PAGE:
But an enlightened person such as yourself would know that what they are really talking about is God, since nearly everything they say agrees completely with the teachings of God found in the Bible.

On another note, I think it is funny that you said your very good friend agreed to read Mere Christianity if you would read this and you agreed to "suffer" through a few hundred pages of "crazy talk" for such a noble cause. I wonder if your friend thought the same thing about the book you wanted him to read.

I think I have read Mere Christianity many years ago, and if I recall correctly, it was written by C.S. Lewis, whom I respect very much.

I encourage you as an enlightened Christian to become a better follower of Christ's example of compassion, charity, forgiveness, and love to all men and women (God's children), especially those who do not share your faith or beliefs.

I hope you aren't offended by this. I have taken the time to write this not to argue with or to malign you. I simply thought that I might share with you another point of view, from one person who tries to follow Christ's example to another person who tries to follow Christ's example, which could help you find and extract truth wherever it might be, even if that truth is obfuscated in different terms that all truly mean the same thing--God--by those you call unenlightened.

message 3: by §-- (new) - rated it 1 star

§-- Don't worry, I'm not offended. But I'm also not convinced.

Yes, my friend may think of Mere Christianity as crazytalk through which one must suffer but that's not my problem. I can't worry about that.

You seem to be arguing for something like the "prosperity gospel" which is a current popular heresy. I point you to Hebrews 11 and 12.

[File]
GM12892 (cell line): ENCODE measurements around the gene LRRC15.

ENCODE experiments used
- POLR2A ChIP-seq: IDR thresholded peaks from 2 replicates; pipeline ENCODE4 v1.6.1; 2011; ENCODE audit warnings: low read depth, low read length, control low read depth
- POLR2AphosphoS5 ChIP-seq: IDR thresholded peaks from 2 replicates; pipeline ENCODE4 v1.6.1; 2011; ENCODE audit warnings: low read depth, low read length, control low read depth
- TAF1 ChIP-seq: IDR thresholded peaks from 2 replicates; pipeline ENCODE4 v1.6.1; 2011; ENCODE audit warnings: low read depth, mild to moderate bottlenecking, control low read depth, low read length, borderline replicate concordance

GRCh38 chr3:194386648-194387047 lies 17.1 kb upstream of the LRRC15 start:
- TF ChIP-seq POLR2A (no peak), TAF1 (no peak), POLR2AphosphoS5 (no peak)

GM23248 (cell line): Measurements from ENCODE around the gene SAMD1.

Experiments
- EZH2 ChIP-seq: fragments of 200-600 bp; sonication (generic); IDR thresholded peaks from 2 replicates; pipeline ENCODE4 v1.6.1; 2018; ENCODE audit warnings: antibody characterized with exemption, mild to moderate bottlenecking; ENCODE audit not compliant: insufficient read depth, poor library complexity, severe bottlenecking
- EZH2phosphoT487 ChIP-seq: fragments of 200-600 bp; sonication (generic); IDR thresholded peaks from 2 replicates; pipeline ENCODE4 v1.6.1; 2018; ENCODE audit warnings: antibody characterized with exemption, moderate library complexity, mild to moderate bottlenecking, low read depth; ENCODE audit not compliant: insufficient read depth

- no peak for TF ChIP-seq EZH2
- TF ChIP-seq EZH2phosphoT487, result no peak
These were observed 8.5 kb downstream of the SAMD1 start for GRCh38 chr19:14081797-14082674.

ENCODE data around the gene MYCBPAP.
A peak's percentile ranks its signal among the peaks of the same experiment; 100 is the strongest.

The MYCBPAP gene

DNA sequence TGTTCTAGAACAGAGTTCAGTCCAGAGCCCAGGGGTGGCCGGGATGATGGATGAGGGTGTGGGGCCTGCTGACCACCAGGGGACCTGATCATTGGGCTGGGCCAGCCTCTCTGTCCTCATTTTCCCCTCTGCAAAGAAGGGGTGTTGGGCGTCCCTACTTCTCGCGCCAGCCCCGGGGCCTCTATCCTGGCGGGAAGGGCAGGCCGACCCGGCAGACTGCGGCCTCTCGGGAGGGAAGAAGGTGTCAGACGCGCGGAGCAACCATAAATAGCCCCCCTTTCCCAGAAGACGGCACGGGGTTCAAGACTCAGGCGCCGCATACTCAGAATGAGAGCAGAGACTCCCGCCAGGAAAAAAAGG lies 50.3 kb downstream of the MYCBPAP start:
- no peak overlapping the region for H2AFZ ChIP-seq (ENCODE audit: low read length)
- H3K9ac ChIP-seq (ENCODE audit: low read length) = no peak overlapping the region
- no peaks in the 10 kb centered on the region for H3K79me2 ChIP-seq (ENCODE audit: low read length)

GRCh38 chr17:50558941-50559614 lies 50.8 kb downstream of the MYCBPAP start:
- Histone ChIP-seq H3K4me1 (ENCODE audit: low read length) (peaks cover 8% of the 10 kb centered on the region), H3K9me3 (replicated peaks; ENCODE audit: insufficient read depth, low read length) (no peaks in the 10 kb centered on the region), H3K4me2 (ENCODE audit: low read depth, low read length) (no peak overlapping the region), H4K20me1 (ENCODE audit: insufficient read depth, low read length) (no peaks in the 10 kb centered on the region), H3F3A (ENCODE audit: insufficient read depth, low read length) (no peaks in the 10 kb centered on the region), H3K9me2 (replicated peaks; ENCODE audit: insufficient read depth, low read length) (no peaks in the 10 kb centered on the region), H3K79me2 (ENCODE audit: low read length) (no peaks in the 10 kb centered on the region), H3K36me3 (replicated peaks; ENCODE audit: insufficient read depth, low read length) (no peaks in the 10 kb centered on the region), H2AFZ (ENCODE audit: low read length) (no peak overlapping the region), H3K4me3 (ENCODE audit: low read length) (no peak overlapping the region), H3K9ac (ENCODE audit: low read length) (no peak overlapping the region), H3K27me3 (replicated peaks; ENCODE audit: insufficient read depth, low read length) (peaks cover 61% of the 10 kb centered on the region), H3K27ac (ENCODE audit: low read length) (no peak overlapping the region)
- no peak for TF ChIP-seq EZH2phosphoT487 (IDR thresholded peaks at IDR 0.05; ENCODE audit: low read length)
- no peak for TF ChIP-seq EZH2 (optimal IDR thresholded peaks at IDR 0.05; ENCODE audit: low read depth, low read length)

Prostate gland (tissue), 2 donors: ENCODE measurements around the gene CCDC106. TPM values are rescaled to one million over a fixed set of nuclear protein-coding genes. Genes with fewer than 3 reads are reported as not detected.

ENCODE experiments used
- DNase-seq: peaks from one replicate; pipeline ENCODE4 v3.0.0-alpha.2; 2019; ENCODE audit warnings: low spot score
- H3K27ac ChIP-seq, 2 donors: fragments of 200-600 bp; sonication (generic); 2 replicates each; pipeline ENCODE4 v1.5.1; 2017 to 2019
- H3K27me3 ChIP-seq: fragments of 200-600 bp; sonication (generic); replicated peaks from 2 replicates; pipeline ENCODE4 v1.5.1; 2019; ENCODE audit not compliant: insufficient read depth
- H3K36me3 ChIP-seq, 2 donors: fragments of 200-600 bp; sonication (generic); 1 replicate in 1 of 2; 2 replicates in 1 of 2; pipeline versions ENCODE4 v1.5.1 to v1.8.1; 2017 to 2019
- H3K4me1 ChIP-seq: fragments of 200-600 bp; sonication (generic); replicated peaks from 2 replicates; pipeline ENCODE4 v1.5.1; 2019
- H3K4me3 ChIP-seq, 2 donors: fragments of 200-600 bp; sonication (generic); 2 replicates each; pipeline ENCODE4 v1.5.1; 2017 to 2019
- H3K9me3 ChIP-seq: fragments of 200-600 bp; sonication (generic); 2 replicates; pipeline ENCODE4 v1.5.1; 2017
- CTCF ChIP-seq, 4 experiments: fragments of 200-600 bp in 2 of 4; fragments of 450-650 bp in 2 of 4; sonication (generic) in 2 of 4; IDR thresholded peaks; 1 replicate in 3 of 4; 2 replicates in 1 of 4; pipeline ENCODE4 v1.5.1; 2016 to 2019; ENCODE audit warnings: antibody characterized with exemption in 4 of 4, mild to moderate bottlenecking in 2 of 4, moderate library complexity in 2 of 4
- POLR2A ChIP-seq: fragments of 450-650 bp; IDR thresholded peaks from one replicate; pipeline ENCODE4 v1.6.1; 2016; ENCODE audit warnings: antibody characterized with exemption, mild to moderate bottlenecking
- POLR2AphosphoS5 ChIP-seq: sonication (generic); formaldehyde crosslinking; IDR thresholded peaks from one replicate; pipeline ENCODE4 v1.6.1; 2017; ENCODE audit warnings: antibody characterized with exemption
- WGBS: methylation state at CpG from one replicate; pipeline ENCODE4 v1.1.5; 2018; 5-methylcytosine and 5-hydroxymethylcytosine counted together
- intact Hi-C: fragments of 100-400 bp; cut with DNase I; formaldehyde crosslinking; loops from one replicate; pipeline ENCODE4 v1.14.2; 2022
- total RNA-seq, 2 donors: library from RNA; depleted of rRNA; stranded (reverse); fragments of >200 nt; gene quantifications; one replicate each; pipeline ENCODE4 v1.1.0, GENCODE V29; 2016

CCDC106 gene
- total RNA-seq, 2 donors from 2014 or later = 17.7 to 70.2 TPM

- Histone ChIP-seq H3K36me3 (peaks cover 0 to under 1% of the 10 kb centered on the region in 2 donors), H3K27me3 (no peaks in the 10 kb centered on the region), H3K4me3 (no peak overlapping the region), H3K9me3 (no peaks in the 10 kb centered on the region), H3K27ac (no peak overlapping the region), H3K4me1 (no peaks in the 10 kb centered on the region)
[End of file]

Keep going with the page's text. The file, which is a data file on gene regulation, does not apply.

1. We often don't want what is actually good for us.
2. God doesn't change.
3. Riches are not necessarily good in God's eyes and poverty, though overwhelmingly bad, makes you blessed and makes Heaven easier to attain (blessed in spirit are the poor--it's NOT blessed are the poor in spirit, as it is often mistranslated).

Christ's beatitudes come with, unfortunately, implicit curses. Blessed are the poor; cursed are the rich. Blessed are they who mourn; cursed are they who "eat and drink for tomorrow we die." Blessed are the meek; cursed are the bombastic, the conquerors, the mighty. You get where I'm going with this.

God is not a pinball machine. He's not interested in helping you "think and grow rich."

Grace and peace to you.

Jagzier How did your friend like mere Christianity?

message 5: by Cameron (new) - added it

Cameron I lol at religion.

message 6: by Scott (new)

Scott Spot on, I totally agree. Thank goodness I only spent $1 on Amazon for it.

Andrew Slominski Yes this book is crazy but Christianity is totally sane. Your problem with this book is that invisible forces can exist, but you believe in Christianity. I, too lol at your inconsistency.